MLC School

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MLC school
MLC School crest. Source: www.mlcsyd.nsw.edu.au (MLC website)
Walk as daughters of the light
Location
Burwood, New South Wales, Australia
Coordinates 33°52′14″S 151°6′5″E / 33.87056°S 151.10139°E / -33.87056; 151.10139Coordinates: 33°52′14″S 151°6′5″E / 33.87056°S 151.10139°E / -33.87056; 151.10139
Information
Type Independent, Day school
Denomination Uniting Church
Established 1886
Chairman Pauline Johnson
Principal Denice Scala
Chaplain Rev. Punam Bent & Rev. Naomi Cooke
Staff ~146[1]
Gender Girls
Enrolment ~1,250 (K–12)[2]
Colour(s) Blue and light blue         
Website

MLC School is an independent day school for girls, located in Burwood, Sydney. It enrols students from pre-kinder age through to Year 12[3] and is a school of the Uniting Church of Australia .

History[edit]

Schofield Hall and the Tower Wing. The hall, to the left, was designed by Harry Kent and the memorial stone was laid by Mrs Schofield on 16 November 1891. The tower, to the right, was designed by Alfred Newman

MLC School, originally known as Methodist Ladies College, was founded in 1886, primarily to prepare students for entrance to the University of Sydney, which had recently admitted women to degrees. Today, MLC School is a day school in the Uniting Church of Australia.

The school song has music by Australian composer, Lindley Evans, who was a teacher at the School during the 1930s, to lyrics by Poet Laureate John Masefield.

A fire destroyed the boarding area, dining room, offices and some classrooms in 1977 and the boarding program was discontinued as a result. In June 1977, when the Methodist Church was subsumed into the new union of the Methodist, Presbyterian and Congregational Churches, the Methodist Ladies College Burwood became known officially as MLC School.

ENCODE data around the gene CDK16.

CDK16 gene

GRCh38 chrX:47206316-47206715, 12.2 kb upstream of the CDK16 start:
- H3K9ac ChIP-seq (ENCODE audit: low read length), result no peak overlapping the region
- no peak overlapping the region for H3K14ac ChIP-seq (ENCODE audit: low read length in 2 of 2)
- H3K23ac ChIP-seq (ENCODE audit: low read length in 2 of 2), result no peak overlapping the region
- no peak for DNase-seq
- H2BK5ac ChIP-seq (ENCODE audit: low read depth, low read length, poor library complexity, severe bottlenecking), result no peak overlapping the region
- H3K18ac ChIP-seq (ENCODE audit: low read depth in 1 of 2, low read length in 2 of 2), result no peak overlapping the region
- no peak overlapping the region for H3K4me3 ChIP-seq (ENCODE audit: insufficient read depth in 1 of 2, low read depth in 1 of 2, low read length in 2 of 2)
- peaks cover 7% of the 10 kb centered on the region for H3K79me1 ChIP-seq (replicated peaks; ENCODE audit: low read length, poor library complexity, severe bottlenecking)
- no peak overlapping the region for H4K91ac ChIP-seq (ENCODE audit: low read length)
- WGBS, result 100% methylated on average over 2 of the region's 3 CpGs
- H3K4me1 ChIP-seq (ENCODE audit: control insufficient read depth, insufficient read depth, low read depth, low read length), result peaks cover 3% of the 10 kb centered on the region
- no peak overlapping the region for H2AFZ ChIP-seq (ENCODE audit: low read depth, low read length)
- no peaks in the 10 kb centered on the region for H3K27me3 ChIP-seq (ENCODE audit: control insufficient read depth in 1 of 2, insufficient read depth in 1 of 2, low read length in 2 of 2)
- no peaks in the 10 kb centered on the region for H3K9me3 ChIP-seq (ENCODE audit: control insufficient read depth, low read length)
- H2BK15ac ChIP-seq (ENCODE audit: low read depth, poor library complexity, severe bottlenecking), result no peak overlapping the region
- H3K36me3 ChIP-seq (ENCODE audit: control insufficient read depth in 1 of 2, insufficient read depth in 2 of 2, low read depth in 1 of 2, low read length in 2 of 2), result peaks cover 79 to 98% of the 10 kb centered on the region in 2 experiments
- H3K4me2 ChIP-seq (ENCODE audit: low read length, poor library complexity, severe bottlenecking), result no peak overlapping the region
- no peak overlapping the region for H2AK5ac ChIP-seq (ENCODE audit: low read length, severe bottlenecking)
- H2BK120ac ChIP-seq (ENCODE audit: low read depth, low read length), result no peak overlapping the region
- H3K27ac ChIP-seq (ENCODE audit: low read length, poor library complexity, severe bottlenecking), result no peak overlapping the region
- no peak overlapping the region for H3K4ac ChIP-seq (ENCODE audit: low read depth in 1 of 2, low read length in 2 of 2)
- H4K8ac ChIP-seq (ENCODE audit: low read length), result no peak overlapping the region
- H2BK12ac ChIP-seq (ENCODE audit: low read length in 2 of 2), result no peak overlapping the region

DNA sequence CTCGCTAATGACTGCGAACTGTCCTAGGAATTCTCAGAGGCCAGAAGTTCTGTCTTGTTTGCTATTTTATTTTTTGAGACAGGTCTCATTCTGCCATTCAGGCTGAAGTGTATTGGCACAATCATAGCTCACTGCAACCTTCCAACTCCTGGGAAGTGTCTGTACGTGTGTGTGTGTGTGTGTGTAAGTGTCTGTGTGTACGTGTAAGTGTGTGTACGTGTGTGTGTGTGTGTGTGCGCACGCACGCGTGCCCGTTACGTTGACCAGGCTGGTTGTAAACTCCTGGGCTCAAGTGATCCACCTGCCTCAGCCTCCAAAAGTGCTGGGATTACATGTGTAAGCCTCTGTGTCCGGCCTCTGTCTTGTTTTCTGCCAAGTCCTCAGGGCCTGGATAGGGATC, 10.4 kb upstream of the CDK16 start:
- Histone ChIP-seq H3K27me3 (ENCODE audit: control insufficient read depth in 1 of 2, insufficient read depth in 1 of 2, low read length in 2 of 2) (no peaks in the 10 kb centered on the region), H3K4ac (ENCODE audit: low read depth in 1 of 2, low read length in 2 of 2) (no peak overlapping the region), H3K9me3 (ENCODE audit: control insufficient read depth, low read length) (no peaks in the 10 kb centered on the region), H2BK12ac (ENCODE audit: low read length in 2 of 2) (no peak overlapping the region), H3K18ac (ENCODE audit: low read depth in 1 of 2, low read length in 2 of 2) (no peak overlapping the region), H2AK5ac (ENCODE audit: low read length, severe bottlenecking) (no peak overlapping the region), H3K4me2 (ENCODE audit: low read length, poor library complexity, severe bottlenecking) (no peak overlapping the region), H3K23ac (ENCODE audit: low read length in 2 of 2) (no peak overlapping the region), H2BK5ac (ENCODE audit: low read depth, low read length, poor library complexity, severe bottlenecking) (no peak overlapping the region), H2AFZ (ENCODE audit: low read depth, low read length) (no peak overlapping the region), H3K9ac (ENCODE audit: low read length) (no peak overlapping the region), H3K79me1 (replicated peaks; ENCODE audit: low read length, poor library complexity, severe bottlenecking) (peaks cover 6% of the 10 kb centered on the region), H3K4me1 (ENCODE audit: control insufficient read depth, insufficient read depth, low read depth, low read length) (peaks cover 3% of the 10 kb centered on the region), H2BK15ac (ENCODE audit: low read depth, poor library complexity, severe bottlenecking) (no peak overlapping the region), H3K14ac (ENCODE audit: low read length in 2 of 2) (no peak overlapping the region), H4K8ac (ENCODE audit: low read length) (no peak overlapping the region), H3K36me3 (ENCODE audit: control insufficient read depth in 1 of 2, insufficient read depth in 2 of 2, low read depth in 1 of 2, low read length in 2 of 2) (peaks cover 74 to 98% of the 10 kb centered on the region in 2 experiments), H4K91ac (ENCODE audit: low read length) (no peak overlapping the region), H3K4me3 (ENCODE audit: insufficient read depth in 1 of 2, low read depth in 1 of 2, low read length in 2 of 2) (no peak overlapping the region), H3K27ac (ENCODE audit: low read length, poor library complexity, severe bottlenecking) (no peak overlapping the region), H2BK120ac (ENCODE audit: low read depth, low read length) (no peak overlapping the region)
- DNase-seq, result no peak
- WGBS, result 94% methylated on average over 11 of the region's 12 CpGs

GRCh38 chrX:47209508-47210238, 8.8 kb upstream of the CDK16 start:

More recently, a number of new facilities at the school have been designed and constructed by architects Ed Lippmann and Associates, starting with the MLC Aquatic Centre, which was opened by Dawn Fraser AO in 2003. More recently, the Junior School was completed and opened in 2009 by Her Excellency Quentin Bryce AC. The facilities available in the Junior School include flexible learning spaces, learning studios, small group areas, wet areas, a literature and resource hub, outdoor learning and play spaces, the piazza, the kiss and drop, and the welcome wall.

MLC is listed on the State Heritage Register of New South Wales.[4]

Heads[edit]

A new quadrangle at MLC School


Principal Headmistress
1886–1899 Rev. C.J. Prescott 1886–1887 Miss E. Shiels
1900–1914 Rev. E.J. Rodd 1887–1909 Miss M.F. Wearne
1915–1922 Rev. L.H.Kelynack 1909–1912 Miss J. Hetherington
1922–1933 Rev. T.F. Potts 1912–1940 Miss M.H. Sutton
1933–1939 Rev. H.C. Foreman 1941–1959 Dr G. Wade
1940–1947 Rev. W. Deane 1960–1972 Dr A. Whitley
1948–1959 Rev. R.B Lew
1960–1964 Rev. W.D. O'Reilly
1965–1969 Rev. E.A. Bennett
1973–1989 Rev. K. Cornwell
1990–2011 B. Stone
2011–Present D. Scala

Curriculum[edit]

MLC School is registered and accredited with the New South Wales Board of Studies, and therefore follows the mandated curriculum for all years. In Year 10, students are prepared for the School Certificate, and in Year 12, the Higher School Certificate (HSC) or the International Baccalaureate (IB).

MLC became an IB World School in August 1999, and offers the International Baccalaureate (IB) to all students in years 11 and 12[5] as an alternative to the HSC. Students undertaking the International Baccalaureate Diploma Programme in their final two years at school select one subject from each of six core study areas, ensuring a breadth of subject choice through humanities, experimental sciences, mathematics, arts and compulsory language study. The IB Diploma also requires a CAS component (hours dedicated to creativity, action and service), Theory of Knowledge classes and an Extended (4000 word) Essay in a subject area of the student’s choice.

The International Baccalaureate is offered as an international / global alternative to the NSW Higher School Certificate. It has been offered at MLC since 2001 and is chosen by 30% of the MLC's graduates. MLC’s 2010 IB Diploma results included four perfect scores, converting to the maximum Australian Tertiary Admissions Rank (ATAR) of 99.95. The school's IB Diploma median rank was 98.80. The combined 2010 HSC and IB Diploma scores also resulted in 55% of candidates receiving an ATAR of 90.00 or above, with 14 candidates scoring 99.00 or above.

Co-curriculum[edit]

Sport[edit]

Caitlin Sinclair at the 2010 IGSSA Swimming Carnival